As well as a licence to use the water for the operation of the hydro system you will also need permission to do ‘work in the river’ while the system is constructed. This includes agreement on how works will be conducted to make sure the riverine environment is protected and also checks that all permanent structures and temporary works (i.e. coffer dams etc.) do not increase flood risk.
Planning permission will be required for any new structures, though generally this is simpler to obtain than the EA consents because hydropower systems are visually relatively unobtrusive. On technical and ecological matters the local authority generally defers to the environmental regulator, so provided your EA / SEPA / NIEA consents are all in order the planning consent should be forthcoming. It can be more complicated if the hydro system is integrated into a historic building, but even then this is normally possible in a sympathetic way which is acceptable to Conservation Officers.

A run of river system is much more likely to get permision as no damming involved so eco effects are less and there is no risk of flooding, I'm hopeful that where we have a small natural fall and I would just be standing a wheel under it there would be no problem but we shall see.
 

Ozi

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From the "old" youtube. Nothing expensive or high speed in this one. I remember it when it came out - wasn't easy to find!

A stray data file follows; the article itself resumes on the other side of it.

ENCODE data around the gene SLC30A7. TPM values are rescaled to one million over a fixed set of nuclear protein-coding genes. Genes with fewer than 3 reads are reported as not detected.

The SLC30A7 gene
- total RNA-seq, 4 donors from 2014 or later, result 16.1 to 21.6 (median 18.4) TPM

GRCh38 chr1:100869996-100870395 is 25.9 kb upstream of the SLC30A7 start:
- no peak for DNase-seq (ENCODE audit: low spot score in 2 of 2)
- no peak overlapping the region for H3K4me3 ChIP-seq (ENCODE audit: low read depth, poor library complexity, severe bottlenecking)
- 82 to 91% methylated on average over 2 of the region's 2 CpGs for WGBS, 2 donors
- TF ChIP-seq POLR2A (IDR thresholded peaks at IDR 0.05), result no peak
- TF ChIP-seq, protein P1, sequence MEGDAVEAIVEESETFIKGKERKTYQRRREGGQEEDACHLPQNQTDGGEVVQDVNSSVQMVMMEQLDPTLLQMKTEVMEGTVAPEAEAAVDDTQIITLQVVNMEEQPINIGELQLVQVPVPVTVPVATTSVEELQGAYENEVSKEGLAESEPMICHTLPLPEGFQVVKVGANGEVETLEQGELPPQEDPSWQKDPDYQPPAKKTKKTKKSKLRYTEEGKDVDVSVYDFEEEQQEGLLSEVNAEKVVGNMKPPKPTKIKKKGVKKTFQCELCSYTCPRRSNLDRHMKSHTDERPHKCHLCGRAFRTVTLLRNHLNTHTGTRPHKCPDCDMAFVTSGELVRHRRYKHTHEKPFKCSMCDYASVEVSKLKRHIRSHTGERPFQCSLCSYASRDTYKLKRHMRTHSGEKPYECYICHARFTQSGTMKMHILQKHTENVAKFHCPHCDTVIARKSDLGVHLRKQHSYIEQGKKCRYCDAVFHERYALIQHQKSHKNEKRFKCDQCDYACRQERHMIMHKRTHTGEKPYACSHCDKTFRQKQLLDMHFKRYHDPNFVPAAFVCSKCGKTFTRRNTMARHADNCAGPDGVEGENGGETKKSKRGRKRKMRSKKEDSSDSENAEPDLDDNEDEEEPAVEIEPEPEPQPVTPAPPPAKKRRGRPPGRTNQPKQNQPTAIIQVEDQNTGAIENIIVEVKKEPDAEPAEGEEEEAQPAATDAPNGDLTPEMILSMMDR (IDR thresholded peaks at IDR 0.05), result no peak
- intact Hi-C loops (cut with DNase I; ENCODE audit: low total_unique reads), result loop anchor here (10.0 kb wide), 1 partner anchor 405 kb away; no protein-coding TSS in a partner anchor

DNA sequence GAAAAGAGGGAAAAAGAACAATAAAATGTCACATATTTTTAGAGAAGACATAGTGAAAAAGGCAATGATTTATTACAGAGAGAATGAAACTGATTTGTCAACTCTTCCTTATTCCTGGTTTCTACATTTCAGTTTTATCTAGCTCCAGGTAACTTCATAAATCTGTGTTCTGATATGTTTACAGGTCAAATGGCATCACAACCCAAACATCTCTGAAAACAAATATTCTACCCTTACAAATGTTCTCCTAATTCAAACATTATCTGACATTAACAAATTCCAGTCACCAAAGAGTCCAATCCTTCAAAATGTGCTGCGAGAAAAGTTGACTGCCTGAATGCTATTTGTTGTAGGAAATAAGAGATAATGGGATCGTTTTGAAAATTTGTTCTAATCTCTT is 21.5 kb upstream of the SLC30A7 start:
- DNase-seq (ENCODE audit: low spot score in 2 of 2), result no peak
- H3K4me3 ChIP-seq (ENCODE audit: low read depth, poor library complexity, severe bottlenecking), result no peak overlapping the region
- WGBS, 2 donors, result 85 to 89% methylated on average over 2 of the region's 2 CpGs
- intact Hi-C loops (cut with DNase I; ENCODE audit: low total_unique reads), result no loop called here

he also had a video showing how he made the key bits, but that's no longer up (maybe he started making them for pay).

Thanks for posting that, he has more water than I get but is generating significantly more than I need from what looks like a fairly inefficient (in terms of extraction not loss) system, more research to do.
 

D_W

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I only recall him because I think he said he had a woodworking business at the time, and it's too long ago to recall why I saw the hydro video. What stuck in my mind, though, is someone said "where did you learn to do that, what book?" and he said "i'm not much of a reader, I only read ___ and the Good Book" (I don't remember the second thing, but it was something like cartoons, etc.

He's a lot like my grandfather, who never read anything, and a functionally illiterate relative of mine who probably and an undiagnosed learning disability, but who could build or weld just about anything and repaired TVs for a living for a while (and could make electronic control apparatus for radio towers).

But I do recall back then that a lot of people (it's the internet) were giving him all kinds of advice about more efficiency and hooking up to the grid and he more or less said "hey, I'm just trying to run two fridges and don't have to run a line back to where they are on my property, so I figure that's pretty good". He also mentioned at the time (it just doesn't seem like this is the same video) that while his setup is massively inefficient, it's basically loose and doesn't clog.